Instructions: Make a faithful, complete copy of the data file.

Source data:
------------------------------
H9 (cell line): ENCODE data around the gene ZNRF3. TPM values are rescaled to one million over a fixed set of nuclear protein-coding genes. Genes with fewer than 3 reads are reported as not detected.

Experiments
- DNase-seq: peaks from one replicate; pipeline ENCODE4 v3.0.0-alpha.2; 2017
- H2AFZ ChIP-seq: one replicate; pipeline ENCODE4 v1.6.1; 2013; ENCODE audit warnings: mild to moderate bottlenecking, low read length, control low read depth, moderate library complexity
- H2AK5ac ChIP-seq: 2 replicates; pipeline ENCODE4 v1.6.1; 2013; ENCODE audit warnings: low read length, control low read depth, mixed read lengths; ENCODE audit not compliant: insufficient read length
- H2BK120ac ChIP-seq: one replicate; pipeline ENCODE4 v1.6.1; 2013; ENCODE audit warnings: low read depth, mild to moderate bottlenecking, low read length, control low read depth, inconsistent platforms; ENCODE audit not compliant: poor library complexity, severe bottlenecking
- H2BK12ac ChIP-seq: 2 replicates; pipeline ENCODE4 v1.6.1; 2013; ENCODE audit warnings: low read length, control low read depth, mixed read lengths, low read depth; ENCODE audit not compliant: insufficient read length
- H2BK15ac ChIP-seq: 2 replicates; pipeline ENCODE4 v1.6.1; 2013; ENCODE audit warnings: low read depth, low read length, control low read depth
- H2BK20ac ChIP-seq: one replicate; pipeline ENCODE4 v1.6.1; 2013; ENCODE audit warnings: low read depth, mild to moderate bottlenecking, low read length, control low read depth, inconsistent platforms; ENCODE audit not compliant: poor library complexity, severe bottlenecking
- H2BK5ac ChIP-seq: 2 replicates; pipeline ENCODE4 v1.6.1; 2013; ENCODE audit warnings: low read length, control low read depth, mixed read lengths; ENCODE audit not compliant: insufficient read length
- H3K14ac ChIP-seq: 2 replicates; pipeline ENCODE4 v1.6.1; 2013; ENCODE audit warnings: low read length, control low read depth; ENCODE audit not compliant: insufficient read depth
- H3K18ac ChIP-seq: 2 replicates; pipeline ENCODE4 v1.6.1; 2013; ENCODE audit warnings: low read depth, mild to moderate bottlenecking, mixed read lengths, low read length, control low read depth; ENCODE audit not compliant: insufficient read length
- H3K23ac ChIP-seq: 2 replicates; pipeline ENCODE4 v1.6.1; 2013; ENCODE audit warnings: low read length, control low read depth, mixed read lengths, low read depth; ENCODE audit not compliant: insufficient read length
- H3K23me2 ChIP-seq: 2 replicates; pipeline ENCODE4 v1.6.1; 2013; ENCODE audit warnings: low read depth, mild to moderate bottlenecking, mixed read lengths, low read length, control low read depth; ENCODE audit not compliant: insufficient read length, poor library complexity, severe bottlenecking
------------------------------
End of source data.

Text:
H9 (cell line): ENCODE data around the gene ZNRF3. TPM values are rescaled to one million over a fixed set of nuclear protein-coding genes. Genes with fewer than 3 reads are reported as not detected.

Experiments
- DNase-seq: peaks from one replicate; pipeline ENCODE4 v3.0.0-alpha.2; 2017
- H2AFZ ChIP-seq: one replicate; pipeline ENCODE4 v1.6.1; 2013; ENCODE audit warnings: mild to moderate bottlenecking, low read length, control low read depth, moderate library complexity
- H2AK5ac ChIP-seq: 2 replicates; pipeline ENCODE4 v1.6.1; 2013; ENCODE audit warnings: low read length, control low read depth, mixed read lengths; ENCODE audit not compliant: insufficient read length
- H2BK120ac ChIP-seq: one replicate; pipeline ENCODE4 v1.6.1; 2013; ENCODE audit warnings: low read depth, mild to moderate bottlenecking, low read length, control low read depth, inconsistent platforms; ENCODE audit not compliant: poor library complexity, severe bottlenecking
- H2BK12ac ChIP-seq: 2 replicates; pipeline ENCODE4 v1.6.1; 2013; ENCODE audit warnings: low read length, control low read depth, mixed read lengths, low read depth; ENCODE audit not compliant: insufficient read length
- H2BK15ac ChIP-seq: 2 replicates; pipeline ENCODE4 v1.6.1; 2013; ENCODE audit warnings: low read depth, low read length, control low read depth
- H2BK20ac ChIP-seq: one replicate; pipeline ENCODE4 v1.6.1; 2013; ENCODE audit warnings: low read depth, mild to moderate bottlenecking, low read length, control low read depth, inconsistent platforms; ENCODE audit not compliant: poor library complexity, severe bottlenecking
- H2BK5ac ChIP-seq: 2 replicates; pipeline ENCODE4 v1.6.1; 2013; ENCODE audit warnings: low read length, control low read depth, mixed read lengths; ENCODE audit not compliant: insufficient read length
- H3K14ac ChIP-seq: 2 replicates; pipeline ENCODE4 v1.6.1; 2013; ENCODE audit warnings: low read length, control low read depth; ENCODE audit not compliant: insufficient read depth
- H3K18ac ChIP-seq: 2 replicates; pipeline ENCODE4 v1.6.1; 2013; ENCODE audit warnings: low read depth, mild to moderate bottlenecking, mixed read lengths, low read length, control low read depth; ENCODE audit not compliant: insufficient read length
- H3K23ac ChIP-seq: 2 replicates; pipeline ENCODE4 v1.6.1; 2013; ENCODE audit warnings: low read length, control low read depth, mixed read lengths, low read depth; ENCODE audit not compliant: insufficient read length
- H3K23me2 ChIP-seq: 2 replicates; pipeline ENCODE4 v1.6.1; 2013; ENCODE audit warnings: low read depth, mild to moderate bottlenecking, mixed read lengths, low read length, control low read depth; ENCODE audit not compliant: insufficient read length, poor library complexity, severe bottlenecking